Conventioneers add charity work to golf and speeches
On a recent rainy morning, a turquoise charter bus pulled up to a Chester County, Pa., construction site, where two dozen volunteers piled out to pick up hammers and paintbrushes.
These were not the usual tools of their trade. The volunteers were funeral directors. But on this day they were helping Habitat for Humanity build a house for a needy family.
The funeral directors had been bused from nearby Philadelphia, where the National Funeral Directors Association convention would begin the next day. Business conventions in many fields have added community service to their meeting agendas, and the undertakers’ work with Habitat for Humanity showed a side that the public might seldom see.
“To not focus solely on death and dying for once is a nice change,” said J.D. Slack, a funeral director from Ellicott City, Md., who worked on the project. “We often deal with people at the worst time of their lives, and it’s nice to be able to put a smile on someone’s face.”
As with the undertakers’ meeting, many industry conventions now involve more than speeches, golf, and hospitality suites. As new generations of executives and professionals become leaders in their fields, some are emphasizing philanthropy over revelry when they gather for their annual meetings.
Ace Hardware, for example, now routinely donates exhibitors’ construction supplies to local Habitat for Humanity chapters after its conventions; at least nine truckloads of supplies were donated after this year’s meeting in Chicago.
The American Academy of Otolaryngology — Head and Neck Surgery provided free hearing tests for needy San Diego residents the day before its annual meeting started in that city this year.
“It just feels good,” said James C. Denneny III, the group’s chief executive. “It’s like working at a soup kitchen.”
The Georgia Education Technology Conference, a project of the Georgia Education Technology Consortium, includes a two-hour session where attendees can help package meals for Atlanta food banks. At this year’s recent conference, 250 volunteers packaged 41,280 meals.
“They serve as long as they’re willing,” said Brian Blanton, the consortium’s board president. “It’s hard work.”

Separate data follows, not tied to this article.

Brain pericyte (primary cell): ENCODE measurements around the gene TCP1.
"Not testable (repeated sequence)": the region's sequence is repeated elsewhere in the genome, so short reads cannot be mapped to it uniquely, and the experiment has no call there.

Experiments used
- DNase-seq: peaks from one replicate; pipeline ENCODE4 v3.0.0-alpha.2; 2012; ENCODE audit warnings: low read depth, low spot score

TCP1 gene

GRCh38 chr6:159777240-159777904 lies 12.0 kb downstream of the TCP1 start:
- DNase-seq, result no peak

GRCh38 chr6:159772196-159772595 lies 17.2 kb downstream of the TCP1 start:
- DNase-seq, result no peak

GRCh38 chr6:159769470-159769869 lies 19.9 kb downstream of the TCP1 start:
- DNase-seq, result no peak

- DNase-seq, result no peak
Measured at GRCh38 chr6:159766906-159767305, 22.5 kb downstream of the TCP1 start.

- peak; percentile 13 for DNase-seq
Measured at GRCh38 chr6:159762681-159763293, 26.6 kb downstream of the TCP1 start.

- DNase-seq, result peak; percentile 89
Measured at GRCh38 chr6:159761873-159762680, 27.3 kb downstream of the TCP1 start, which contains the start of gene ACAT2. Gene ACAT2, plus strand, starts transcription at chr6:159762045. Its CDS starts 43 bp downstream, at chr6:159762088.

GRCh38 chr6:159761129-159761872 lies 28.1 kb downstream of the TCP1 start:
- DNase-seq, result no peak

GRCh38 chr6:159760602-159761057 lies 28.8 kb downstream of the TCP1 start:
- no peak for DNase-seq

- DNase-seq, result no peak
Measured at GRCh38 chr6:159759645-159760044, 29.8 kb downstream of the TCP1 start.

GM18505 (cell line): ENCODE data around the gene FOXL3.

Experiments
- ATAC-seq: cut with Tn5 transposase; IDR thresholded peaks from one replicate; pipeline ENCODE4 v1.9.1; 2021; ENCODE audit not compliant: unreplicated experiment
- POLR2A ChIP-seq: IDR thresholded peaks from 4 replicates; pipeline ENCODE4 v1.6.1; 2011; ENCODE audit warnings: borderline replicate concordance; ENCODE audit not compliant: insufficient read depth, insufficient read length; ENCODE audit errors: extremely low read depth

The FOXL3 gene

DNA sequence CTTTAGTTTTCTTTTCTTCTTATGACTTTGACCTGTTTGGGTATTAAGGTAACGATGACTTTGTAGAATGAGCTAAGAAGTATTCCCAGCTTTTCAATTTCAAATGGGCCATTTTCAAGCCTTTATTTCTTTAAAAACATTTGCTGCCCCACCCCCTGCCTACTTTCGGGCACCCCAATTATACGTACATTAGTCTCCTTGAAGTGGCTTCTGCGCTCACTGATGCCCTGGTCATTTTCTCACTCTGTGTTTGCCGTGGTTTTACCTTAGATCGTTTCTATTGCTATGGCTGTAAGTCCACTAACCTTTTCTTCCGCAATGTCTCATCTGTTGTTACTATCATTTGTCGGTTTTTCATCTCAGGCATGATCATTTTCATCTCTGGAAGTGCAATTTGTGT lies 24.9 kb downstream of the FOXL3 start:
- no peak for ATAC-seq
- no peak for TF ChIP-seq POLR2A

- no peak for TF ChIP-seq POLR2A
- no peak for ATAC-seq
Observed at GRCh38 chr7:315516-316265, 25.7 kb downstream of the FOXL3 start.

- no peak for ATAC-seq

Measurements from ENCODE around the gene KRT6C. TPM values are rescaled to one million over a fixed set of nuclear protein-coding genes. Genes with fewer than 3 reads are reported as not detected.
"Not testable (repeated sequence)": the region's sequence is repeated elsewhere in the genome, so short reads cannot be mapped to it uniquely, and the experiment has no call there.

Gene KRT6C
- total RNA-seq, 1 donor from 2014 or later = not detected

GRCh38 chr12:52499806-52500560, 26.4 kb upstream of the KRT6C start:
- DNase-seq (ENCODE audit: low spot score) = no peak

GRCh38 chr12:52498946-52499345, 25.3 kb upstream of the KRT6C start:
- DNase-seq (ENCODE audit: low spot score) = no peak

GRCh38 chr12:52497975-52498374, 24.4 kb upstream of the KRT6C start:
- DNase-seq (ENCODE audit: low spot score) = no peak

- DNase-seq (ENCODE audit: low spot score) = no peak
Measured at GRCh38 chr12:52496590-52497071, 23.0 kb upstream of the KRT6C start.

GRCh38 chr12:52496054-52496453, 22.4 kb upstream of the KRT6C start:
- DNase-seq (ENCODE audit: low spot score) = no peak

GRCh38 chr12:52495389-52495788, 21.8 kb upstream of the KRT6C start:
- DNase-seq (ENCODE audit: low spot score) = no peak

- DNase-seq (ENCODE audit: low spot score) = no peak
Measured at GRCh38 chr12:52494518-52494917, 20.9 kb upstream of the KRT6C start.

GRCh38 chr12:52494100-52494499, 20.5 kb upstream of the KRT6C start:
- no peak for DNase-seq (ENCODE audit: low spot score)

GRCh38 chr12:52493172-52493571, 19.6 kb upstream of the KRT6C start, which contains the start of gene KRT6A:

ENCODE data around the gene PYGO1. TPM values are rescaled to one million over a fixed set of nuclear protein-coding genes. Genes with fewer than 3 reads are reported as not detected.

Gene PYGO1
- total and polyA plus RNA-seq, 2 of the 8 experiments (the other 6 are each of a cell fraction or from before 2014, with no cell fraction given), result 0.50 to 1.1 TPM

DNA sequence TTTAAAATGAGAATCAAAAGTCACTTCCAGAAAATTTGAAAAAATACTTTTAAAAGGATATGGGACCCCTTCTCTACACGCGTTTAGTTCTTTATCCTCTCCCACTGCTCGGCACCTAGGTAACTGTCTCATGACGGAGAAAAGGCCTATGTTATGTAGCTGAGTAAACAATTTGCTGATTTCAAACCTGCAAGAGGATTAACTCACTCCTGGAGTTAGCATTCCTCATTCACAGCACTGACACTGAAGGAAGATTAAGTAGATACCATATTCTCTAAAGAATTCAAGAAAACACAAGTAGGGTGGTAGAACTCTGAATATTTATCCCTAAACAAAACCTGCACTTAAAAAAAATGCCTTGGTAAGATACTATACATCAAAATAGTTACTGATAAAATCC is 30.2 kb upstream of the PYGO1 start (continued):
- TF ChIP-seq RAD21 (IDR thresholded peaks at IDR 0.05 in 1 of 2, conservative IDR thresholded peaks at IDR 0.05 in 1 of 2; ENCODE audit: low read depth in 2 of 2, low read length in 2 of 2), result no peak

Whatever the professional field, volunteerism is catching on, said William Reed, senior director of meetings and community engagement for the American Society of Hematology and chairman of the board for the Professional Convention Management Association. The association has opened a website to help connect charities with convention leaders.
“Attendees want to do good work while at a convention,” Reed said. “We all do it in our home communities and the feeling is really great. Why shouldn’t we have that feeling while attending a convention?”
The phenomenon is benefiting charities across the country.
The Chester County Habitat for Humanity chapter received a flood of volunteer queries after it registered with the Pennsylvania Convention Center in Philadelphia, said Kim O’Toole, the chapter’s director of corporate relations and development.
The impulse to volunteer is likely to continue as meeting attendees get younger, some experts say. Millennials are less likely than older generations to donate money to philanthropic causes, but seem to enjoy charity work, said Patrick Rooney, associate dean for academic affairs and research at the Lilly Family School of Philanthropy at Indiana University-Purdue University Indianapolis.
“People want to be socially engaged,” Rooney said. “We live in this electronic era where we’re all connected in many ways, but we’re not connected face-to-face.”
And the trend could feed on itself, Rooney indicated, as cities and their convention centers and hospitality industries play up their connections to local charities in competing for the business of meeting planners.